An energy vector, or energy carrier, is a substance or a method to transport energy from one place to another and to stock it. Thus, an energy vector contains energy that can be later converted to other forms such as mechanical work and heat, or to operate chemical or physical processes, to generate electricity for example. It is important to understand that an energy vector does not produce energy; it simply contains energy imbued by another system.
Primary energy forms, meaning the energy forms naturally available in the environment before any transformation, such as fossil fuels are energy sources. In comparison, electricity is an energy vector widely used by industrialized countries to efficiently deliver energy in an easily usable form.
The main energy vectors used today are heat, electricity, compressed air, mineral oil, and of course hydrogen.
Hydrogen offers a huge potential as an energy vector. Indeed, hydrogen would be a “bridge” between primary energy sources and end usages. This hydrogen energy vector process works in 4 steps.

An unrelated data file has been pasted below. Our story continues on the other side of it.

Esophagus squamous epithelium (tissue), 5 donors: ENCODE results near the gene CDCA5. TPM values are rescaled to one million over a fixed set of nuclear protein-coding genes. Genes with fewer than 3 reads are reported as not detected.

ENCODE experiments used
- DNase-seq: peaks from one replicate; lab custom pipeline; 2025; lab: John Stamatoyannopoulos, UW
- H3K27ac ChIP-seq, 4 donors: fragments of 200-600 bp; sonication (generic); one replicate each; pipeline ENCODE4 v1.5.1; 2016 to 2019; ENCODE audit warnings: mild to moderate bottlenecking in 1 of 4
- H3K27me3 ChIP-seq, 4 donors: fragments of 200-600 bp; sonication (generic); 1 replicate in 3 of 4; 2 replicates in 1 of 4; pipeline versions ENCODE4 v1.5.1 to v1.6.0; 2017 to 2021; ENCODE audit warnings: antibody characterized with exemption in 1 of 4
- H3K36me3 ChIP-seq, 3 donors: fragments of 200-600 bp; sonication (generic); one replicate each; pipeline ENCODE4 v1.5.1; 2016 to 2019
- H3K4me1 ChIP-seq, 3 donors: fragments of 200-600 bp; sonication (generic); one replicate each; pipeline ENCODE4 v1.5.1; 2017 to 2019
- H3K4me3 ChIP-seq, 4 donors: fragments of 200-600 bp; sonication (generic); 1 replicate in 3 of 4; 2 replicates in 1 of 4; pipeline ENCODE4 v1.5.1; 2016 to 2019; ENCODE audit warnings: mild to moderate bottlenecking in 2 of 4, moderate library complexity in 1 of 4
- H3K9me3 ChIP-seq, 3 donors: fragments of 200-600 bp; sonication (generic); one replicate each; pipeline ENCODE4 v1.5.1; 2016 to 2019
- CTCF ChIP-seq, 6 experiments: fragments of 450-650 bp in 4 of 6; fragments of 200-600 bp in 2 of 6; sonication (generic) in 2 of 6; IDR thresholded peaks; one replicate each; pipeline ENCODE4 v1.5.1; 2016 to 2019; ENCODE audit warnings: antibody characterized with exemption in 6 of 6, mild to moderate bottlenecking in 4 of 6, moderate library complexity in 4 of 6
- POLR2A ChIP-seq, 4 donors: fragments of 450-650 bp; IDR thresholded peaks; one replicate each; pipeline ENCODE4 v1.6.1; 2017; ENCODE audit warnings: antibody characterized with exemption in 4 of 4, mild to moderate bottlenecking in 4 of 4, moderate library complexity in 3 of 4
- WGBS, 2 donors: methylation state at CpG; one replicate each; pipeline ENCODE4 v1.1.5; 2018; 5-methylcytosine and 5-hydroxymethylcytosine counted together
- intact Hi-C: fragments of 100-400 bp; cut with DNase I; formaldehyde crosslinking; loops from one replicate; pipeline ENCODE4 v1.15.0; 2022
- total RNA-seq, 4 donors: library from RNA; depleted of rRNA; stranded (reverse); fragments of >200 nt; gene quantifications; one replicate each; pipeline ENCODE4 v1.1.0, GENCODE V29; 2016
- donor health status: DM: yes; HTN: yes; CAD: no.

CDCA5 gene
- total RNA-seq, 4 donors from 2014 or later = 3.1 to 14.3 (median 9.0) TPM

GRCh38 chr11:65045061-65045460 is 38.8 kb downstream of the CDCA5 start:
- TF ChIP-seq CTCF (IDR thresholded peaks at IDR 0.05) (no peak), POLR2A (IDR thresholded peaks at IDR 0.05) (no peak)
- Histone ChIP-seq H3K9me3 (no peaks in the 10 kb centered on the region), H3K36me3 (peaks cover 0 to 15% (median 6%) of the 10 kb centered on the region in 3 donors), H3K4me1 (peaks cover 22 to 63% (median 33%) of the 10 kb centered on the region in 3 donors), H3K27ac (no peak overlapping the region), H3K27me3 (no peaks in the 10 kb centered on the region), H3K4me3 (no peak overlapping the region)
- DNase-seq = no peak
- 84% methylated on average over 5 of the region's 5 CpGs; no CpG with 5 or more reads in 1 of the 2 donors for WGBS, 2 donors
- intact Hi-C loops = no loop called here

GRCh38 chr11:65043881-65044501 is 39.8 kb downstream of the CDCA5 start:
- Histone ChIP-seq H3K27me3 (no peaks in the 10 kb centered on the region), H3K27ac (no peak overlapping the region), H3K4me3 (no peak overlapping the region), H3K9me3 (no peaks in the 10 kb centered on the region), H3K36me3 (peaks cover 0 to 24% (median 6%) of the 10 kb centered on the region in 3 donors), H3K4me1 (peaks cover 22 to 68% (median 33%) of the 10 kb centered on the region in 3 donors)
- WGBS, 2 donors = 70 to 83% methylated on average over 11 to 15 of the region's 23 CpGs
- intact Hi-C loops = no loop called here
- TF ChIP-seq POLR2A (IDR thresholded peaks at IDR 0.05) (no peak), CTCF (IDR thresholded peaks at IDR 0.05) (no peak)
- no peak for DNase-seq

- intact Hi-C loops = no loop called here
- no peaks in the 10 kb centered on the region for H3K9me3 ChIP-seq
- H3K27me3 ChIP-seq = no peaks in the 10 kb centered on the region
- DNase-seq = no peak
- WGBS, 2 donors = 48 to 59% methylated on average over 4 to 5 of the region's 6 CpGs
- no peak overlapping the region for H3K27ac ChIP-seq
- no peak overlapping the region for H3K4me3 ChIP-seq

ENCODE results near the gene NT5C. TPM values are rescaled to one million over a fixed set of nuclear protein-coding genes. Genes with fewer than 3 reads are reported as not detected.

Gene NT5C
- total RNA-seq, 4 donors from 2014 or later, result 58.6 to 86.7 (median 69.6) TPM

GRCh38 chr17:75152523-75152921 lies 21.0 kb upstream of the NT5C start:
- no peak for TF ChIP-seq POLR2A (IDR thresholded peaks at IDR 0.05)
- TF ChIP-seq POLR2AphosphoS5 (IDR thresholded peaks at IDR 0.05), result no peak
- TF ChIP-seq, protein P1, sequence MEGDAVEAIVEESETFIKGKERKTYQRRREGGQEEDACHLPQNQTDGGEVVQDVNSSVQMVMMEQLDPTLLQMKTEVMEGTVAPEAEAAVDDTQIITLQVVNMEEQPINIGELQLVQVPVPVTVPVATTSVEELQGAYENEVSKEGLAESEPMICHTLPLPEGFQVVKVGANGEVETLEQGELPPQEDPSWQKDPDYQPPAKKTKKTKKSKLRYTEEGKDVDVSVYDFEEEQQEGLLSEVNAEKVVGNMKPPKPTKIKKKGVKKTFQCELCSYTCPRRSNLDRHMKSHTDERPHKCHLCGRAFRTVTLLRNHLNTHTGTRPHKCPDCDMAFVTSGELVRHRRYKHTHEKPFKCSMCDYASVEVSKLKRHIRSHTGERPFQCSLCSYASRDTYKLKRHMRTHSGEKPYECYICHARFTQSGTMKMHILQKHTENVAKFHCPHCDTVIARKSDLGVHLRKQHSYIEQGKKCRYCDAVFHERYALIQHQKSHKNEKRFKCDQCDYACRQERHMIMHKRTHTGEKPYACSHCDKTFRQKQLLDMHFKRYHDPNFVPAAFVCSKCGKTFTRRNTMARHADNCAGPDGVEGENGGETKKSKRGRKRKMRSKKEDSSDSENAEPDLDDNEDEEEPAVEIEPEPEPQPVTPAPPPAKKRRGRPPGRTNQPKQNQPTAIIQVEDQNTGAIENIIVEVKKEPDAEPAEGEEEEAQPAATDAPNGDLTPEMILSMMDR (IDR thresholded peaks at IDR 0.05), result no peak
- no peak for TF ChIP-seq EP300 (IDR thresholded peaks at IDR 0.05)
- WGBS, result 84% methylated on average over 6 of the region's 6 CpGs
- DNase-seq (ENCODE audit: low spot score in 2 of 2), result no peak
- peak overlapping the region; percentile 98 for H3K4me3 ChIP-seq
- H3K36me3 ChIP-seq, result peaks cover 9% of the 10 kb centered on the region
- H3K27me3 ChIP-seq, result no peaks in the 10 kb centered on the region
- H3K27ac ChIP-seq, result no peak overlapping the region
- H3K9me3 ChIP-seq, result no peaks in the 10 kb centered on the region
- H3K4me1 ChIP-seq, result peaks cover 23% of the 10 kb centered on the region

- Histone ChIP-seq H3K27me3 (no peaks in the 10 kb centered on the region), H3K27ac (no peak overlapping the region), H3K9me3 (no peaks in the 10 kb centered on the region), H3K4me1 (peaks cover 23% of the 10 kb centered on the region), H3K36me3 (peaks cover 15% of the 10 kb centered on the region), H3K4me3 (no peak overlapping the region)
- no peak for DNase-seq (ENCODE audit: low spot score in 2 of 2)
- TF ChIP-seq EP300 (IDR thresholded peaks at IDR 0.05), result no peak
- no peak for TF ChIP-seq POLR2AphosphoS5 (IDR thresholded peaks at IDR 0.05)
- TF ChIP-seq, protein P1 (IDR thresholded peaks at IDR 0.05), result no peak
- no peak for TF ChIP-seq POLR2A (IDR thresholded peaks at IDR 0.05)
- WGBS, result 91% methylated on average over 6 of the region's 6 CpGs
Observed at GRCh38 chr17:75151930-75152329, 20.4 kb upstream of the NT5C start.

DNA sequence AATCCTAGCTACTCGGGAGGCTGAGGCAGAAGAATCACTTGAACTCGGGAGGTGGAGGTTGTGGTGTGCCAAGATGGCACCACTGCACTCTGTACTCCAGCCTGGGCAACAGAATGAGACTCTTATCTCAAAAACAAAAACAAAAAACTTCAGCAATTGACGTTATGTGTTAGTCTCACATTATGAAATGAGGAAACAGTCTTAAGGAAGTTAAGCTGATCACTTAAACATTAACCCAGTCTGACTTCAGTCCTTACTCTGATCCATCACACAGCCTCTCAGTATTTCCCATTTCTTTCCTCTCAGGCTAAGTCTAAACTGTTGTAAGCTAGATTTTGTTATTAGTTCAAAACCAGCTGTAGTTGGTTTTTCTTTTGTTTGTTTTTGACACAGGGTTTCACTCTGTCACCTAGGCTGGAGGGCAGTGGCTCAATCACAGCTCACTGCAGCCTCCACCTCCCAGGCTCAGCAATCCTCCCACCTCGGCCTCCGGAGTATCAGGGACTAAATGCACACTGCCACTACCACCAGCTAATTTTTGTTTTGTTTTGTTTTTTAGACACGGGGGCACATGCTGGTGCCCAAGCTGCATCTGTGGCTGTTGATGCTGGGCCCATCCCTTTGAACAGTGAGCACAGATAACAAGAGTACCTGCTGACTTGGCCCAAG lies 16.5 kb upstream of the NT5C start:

First, energy must be created, as hydrogen remains an energy vector, and only carries energy produced by another system. In order to achieve a green hydrogen circuit, the energy must be decarbonized, thus created from renewable energies or nuclear energy.
The second step is the transformation of electricity into hydrogen, through water electrolysis for a green circuit. Here, the combination of electricity and water will create a decarbonized hydrogen (on a gaseous form).
The third step is the storage or transportation of hydrogen. The produced hydrogen is conditioned in a tank with different technologies depending on the applications. To be more easily stored, hydrogen can be compressed to occupy less space. In compressed form, hydrogen can be transported by truck or pipeline. Hydrogen can also be transported in liquid form. When cooled to an extremely low temperature, hydrogen is transformed into a liquid form enabling more convenient transportation by boat or truck. Finally, hydrogen can also be stored in solid form. For example, McPhy Energy, a French company, has developed a hydrogen storage solution using metal hydrides, which are chemical compounds of hydrogen with metal.